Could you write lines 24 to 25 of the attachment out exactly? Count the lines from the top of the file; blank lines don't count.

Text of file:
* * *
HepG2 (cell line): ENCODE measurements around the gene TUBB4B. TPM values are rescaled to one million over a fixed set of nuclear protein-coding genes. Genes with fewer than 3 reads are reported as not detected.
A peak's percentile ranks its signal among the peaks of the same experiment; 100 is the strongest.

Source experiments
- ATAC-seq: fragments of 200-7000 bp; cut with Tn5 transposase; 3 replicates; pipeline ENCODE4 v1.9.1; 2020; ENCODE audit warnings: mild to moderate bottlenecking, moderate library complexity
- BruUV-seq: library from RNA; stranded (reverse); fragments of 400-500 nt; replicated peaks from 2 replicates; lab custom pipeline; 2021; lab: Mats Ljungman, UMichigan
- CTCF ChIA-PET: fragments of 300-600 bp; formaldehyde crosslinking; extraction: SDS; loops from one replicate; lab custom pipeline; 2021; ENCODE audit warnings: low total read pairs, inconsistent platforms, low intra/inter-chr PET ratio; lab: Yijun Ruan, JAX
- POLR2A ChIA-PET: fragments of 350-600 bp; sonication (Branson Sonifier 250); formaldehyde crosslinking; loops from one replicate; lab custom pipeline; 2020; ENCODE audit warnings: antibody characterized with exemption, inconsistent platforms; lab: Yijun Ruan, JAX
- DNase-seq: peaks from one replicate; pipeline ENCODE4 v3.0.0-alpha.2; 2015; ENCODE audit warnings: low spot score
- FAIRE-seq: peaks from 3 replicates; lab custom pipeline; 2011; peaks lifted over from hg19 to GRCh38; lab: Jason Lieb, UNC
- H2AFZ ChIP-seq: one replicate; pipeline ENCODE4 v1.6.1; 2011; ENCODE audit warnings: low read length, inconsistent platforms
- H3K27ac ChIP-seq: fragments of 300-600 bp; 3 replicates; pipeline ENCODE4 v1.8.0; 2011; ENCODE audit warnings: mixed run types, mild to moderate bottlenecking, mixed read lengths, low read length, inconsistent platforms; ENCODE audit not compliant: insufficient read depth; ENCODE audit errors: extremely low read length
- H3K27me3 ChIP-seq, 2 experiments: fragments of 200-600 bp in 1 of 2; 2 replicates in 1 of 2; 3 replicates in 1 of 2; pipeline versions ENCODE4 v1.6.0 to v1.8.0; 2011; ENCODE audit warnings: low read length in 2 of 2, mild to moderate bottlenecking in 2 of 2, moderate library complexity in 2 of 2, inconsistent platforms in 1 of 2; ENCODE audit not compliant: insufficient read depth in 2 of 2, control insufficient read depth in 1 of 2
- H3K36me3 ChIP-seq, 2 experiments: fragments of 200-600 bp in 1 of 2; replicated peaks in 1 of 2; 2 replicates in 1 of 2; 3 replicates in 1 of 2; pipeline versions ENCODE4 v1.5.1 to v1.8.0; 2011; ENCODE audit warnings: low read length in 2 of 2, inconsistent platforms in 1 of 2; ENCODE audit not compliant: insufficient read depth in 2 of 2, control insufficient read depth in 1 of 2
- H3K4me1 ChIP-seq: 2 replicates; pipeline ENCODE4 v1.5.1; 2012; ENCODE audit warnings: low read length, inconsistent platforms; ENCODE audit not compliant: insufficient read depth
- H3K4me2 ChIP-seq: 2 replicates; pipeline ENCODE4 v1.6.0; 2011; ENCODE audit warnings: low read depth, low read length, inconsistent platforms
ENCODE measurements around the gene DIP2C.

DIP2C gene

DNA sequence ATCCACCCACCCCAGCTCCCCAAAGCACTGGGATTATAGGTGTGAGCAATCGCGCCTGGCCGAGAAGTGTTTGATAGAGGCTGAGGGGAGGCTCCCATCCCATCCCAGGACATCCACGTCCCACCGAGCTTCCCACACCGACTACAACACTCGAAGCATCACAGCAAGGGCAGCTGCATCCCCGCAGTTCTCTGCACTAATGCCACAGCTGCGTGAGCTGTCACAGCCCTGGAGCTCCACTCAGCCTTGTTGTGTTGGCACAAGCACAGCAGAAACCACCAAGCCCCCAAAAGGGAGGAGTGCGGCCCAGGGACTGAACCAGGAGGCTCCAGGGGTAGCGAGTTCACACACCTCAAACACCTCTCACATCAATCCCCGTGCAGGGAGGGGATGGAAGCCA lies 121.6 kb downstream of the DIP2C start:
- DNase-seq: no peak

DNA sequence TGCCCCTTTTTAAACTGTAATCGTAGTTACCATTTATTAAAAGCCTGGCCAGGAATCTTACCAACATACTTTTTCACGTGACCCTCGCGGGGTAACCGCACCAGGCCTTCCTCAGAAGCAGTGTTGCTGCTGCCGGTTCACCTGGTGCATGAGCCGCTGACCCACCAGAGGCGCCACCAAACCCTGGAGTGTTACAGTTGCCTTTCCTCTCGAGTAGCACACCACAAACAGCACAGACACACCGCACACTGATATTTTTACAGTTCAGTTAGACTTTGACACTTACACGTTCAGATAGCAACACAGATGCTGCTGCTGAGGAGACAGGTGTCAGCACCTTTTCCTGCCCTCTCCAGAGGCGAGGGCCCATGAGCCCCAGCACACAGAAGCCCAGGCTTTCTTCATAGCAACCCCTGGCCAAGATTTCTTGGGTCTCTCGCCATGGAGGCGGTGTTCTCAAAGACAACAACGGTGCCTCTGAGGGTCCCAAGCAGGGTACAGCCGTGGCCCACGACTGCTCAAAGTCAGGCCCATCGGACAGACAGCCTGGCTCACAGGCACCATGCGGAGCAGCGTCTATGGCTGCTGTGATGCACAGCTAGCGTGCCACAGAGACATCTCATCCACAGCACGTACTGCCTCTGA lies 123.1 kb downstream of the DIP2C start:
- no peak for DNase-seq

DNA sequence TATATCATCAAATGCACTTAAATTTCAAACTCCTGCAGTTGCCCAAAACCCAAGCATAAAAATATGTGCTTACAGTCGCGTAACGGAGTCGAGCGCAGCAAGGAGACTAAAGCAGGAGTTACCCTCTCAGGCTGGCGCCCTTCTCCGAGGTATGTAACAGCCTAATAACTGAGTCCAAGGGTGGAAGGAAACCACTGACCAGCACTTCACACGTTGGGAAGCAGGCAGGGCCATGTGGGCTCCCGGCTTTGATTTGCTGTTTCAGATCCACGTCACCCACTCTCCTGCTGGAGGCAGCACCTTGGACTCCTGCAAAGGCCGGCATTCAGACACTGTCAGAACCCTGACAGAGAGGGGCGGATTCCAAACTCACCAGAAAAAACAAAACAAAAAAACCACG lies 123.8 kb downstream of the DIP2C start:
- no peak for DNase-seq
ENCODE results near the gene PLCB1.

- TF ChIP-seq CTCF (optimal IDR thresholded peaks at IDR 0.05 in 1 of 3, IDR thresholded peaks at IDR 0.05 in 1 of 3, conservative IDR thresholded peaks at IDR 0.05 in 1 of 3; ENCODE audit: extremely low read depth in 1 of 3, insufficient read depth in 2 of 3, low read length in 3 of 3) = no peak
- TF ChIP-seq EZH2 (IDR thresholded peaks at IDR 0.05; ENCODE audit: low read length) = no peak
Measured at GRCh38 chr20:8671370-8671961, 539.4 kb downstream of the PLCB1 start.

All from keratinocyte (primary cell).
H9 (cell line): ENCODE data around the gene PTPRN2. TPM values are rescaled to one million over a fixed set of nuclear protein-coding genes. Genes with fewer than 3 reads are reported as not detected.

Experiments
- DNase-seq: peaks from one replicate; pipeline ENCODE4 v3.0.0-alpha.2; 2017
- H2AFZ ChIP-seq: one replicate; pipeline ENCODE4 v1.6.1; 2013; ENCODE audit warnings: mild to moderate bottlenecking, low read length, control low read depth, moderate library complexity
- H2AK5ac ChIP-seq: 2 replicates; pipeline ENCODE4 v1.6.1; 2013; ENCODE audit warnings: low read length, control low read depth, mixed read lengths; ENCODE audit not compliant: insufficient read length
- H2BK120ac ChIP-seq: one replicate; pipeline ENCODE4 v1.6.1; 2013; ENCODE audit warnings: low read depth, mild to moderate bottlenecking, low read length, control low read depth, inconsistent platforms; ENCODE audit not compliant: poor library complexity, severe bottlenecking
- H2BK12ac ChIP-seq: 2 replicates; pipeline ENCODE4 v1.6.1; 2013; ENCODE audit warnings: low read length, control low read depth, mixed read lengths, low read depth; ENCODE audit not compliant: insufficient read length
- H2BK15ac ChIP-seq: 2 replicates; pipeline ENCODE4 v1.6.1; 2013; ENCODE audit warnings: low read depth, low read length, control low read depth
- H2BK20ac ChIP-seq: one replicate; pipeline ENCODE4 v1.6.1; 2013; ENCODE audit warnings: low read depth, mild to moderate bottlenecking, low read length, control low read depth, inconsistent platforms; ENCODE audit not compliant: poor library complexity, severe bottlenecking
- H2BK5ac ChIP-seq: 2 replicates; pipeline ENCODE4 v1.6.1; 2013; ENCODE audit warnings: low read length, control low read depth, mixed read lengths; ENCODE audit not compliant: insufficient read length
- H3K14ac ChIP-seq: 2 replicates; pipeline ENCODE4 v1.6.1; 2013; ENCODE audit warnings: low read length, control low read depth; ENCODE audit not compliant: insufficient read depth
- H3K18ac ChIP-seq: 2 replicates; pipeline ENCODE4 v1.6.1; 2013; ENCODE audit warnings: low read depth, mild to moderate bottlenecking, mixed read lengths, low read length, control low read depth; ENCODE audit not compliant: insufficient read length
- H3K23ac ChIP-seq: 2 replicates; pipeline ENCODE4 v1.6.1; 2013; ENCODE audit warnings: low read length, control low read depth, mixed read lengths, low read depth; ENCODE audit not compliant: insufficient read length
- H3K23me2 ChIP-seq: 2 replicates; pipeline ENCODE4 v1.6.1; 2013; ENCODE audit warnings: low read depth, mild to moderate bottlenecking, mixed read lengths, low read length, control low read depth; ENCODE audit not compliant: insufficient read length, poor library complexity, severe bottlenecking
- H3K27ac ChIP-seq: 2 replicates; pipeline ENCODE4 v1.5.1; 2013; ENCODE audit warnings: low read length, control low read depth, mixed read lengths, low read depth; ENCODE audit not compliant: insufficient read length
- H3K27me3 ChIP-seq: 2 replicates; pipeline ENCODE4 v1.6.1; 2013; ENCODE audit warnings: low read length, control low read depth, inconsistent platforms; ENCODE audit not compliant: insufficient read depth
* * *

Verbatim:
ENCODE results near the gene PLCB1.

- TF ChIP-seq CTCF (optimal IDR thresholded peaks at IDR 0.05 in 1 of 3, IDR thresholded peaks at IDR 0.05 in 1 of 3, conservative IDR thresholded peaks at IDR 0.05 in 1 of 3; ENCODE audit: extremely low read depth in 1 of 3, insufficient read depth in 2 of 3, low read length in 3 of 3) = no peak